A couple of friends of mine have recently gone into business by purchasing a franchise. One friend purchased a pizza franchise while the other purchased a computer repair franchise. Each is reaping the benefit of investing in an existing business model and brand for which the corporate name, logo, products, services, business and marketing processes are already in existence.
Perhaps you too are considering opening a wine or hospitality business by purchasing a “franchise”. Maybe you already own a successful wine or hospitality business model that you would like now to franchise. If so, franchising may be your path to business.
When purchasing a franchise, while you don’t own the business, you own the rights to do business under the existing brand of the original business owner. Alternatively, as an owner of a franchise, you have an opportunity to grow your existing brand as other franchisees pay fees and grow their businesses. Whether or not you have the chops to enter the world of franchising, you’ll need to consider the many advantages and disadvantages of the franchise relationship.
When purchasing a franchise, the original business owner is known as the “franchisor”. The buyer of the franchise is known as the “franchisee”. Typically the franchisor will furnish the franchisee the operational plans to get the business underway . The franchisor will assist the franchisee in the daily operations and support of its business. In exchange for the franchisor’s expertise, the franchisee, can expect to invest thousands of dollars for this support through franchise fees, royalties, equipment costs, training, marketing fees and other costs.
The franchisor will license its way of doing business to the franchisee by executing a complex legal contract known as a Franchise Agreement. The Franchise Agreement will identify both parties commitments, restrictions, specifications, obligations, income and fee payments, warranties, customer service requirements, and terms of the business relationship. The Franchise Agreement eliminates a lot of the guess work that comes with the daily decision making processes of the business.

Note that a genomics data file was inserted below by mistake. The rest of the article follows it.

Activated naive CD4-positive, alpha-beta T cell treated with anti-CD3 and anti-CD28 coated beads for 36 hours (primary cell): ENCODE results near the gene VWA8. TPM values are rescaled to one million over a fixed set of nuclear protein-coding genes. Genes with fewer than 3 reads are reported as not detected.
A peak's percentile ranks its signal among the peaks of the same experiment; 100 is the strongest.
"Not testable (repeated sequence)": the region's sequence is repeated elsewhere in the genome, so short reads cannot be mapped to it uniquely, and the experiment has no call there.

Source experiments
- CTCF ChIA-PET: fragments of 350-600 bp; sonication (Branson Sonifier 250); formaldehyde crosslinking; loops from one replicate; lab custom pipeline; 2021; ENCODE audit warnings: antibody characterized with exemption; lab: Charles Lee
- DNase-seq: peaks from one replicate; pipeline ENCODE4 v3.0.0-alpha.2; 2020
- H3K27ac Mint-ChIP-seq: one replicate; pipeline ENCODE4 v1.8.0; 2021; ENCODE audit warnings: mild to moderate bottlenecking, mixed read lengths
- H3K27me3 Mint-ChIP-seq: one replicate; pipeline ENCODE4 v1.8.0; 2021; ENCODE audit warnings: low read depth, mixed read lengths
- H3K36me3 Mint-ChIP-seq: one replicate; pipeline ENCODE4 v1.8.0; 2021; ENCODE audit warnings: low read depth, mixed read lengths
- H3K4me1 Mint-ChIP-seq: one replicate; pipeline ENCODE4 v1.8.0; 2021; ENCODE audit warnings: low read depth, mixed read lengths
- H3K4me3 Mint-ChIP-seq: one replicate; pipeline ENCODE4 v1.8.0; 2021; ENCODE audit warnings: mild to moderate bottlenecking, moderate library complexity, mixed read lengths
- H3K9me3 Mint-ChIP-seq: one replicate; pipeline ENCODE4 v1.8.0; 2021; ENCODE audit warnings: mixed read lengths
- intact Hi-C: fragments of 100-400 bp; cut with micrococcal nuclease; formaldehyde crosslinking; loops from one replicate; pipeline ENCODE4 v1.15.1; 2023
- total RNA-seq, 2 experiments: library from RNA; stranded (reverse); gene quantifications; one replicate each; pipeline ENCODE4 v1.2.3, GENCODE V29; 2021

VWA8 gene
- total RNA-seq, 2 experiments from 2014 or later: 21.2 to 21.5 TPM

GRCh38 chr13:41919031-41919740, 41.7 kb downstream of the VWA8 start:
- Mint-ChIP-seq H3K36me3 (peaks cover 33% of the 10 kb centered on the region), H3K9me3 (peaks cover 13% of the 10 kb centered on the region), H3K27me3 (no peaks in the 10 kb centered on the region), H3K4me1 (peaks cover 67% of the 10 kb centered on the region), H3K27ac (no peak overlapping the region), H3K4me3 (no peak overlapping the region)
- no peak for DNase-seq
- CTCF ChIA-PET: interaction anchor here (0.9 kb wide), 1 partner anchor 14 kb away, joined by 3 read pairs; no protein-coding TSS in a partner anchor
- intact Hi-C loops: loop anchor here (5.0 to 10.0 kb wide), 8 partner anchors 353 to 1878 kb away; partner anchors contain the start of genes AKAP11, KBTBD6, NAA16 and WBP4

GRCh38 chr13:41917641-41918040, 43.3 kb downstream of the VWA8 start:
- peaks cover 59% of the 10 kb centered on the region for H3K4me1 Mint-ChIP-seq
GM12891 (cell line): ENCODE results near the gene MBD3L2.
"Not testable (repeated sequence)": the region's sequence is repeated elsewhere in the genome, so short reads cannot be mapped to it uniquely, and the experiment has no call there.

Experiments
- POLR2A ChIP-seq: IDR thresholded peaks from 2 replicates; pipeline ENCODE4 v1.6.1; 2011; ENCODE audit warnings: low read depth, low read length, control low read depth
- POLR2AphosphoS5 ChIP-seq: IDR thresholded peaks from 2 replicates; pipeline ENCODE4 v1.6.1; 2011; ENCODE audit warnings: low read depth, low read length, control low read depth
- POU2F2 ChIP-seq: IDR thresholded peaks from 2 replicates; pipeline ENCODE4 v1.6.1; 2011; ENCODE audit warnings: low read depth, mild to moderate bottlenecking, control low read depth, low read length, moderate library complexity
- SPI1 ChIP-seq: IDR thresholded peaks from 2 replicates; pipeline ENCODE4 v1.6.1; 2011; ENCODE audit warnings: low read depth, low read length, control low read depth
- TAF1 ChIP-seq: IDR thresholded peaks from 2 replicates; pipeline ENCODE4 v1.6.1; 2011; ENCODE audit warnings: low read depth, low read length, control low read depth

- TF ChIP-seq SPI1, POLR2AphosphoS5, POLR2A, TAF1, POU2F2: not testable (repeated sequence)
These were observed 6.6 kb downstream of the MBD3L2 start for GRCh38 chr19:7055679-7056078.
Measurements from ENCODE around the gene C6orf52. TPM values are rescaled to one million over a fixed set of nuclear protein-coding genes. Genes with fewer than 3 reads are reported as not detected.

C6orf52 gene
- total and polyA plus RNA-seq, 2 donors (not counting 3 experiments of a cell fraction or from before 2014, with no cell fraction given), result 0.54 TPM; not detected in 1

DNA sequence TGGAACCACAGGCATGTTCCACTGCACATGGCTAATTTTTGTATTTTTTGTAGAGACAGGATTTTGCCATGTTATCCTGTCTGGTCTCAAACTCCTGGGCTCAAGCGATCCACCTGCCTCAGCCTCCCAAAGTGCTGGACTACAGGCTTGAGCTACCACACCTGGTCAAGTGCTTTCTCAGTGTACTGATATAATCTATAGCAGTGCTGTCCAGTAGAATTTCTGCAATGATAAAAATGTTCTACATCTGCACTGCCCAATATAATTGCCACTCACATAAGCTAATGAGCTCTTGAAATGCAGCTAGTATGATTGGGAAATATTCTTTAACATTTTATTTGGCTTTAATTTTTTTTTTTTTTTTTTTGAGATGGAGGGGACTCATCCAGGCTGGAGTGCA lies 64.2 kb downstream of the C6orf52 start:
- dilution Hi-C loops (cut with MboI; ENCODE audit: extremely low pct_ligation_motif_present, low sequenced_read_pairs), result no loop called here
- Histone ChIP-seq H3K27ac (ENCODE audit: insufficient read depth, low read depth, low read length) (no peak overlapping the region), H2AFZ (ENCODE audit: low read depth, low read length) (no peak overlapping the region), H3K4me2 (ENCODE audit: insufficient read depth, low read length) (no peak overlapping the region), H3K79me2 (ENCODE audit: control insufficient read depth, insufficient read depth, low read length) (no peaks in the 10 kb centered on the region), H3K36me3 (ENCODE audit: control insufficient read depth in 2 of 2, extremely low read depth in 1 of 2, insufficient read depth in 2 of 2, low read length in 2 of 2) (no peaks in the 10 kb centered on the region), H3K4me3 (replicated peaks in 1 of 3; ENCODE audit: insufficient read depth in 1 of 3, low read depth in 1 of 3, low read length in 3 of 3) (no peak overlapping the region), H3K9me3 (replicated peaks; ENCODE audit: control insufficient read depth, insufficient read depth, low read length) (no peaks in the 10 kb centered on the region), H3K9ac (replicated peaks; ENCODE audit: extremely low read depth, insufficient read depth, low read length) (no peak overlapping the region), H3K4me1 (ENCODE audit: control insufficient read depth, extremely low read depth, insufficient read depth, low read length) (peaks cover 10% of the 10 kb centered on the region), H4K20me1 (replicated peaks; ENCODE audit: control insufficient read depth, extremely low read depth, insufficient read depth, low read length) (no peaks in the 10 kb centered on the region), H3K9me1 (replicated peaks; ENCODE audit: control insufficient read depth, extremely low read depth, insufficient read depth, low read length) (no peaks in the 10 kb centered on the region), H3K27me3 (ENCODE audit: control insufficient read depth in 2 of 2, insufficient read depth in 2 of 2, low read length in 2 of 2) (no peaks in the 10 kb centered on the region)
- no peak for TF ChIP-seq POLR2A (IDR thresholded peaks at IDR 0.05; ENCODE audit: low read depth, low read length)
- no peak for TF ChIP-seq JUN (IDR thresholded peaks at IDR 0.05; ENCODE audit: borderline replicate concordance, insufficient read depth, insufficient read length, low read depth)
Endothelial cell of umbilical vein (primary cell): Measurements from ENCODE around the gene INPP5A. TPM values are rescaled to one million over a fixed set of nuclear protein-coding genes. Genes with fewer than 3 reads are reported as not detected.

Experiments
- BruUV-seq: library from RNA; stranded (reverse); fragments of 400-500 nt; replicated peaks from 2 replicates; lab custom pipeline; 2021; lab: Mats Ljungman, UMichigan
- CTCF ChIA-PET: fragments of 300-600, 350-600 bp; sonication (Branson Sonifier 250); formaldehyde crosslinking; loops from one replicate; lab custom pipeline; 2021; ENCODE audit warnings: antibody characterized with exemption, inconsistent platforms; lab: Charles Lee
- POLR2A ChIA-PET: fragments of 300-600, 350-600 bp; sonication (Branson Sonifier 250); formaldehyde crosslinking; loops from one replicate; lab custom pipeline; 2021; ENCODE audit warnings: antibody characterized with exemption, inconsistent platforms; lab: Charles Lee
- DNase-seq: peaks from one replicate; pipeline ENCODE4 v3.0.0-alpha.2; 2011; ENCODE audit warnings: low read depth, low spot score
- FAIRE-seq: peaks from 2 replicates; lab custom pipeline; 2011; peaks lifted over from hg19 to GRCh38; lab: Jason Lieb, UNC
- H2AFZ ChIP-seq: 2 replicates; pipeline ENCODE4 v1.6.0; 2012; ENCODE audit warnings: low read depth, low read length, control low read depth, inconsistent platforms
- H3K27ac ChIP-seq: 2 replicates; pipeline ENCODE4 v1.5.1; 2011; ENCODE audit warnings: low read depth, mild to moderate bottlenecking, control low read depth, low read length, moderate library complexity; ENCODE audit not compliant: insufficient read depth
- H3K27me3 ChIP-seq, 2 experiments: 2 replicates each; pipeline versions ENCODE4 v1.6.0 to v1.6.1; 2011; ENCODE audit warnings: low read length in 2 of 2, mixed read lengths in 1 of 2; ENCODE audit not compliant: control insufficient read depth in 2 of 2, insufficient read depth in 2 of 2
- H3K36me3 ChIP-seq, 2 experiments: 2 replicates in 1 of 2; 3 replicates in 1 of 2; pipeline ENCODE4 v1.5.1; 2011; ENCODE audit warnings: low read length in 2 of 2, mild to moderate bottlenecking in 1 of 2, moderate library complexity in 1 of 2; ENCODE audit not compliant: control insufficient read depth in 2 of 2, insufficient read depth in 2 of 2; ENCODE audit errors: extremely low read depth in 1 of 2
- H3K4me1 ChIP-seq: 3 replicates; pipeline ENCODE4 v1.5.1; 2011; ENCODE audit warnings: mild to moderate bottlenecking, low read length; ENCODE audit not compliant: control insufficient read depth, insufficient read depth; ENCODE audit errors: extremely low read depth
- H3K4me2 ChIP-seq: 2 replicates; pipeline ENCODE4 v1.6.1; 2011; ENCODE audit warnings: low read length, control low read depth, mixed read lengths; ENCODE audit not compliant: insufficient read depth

The Federal Trade Commission (FTC) requires that disclosure documents be given to franchisees before purchasing a franchise. Franchisors are required to provide buyers with a copy of the Uniform Franchisor Offering Circular 10 days prior to executing the Franchise Agreement. This franchise disclosure document provides prospective franchisees with basic information on the franchisor’s business, background, initial investment, fees, terms, and dispute resolution processes. The more you know about the franchisor, the better informed you’ll be to make a sound business decision.
Before entering a franchise relationship, determine what kind of franchise opportunity best suits your needs and interests. If you are concerned about the numerous risks involved in going it alone in opening your wine or hospitality business than franchising may just be the right vehicle for you.
For additional resources on how to start and grow your wine or hospitality franchise the U.S. Small Business Administration offers some useful guidance to assist you in buying a franchise.
Now, is there a wine or hospitality franchise in your future?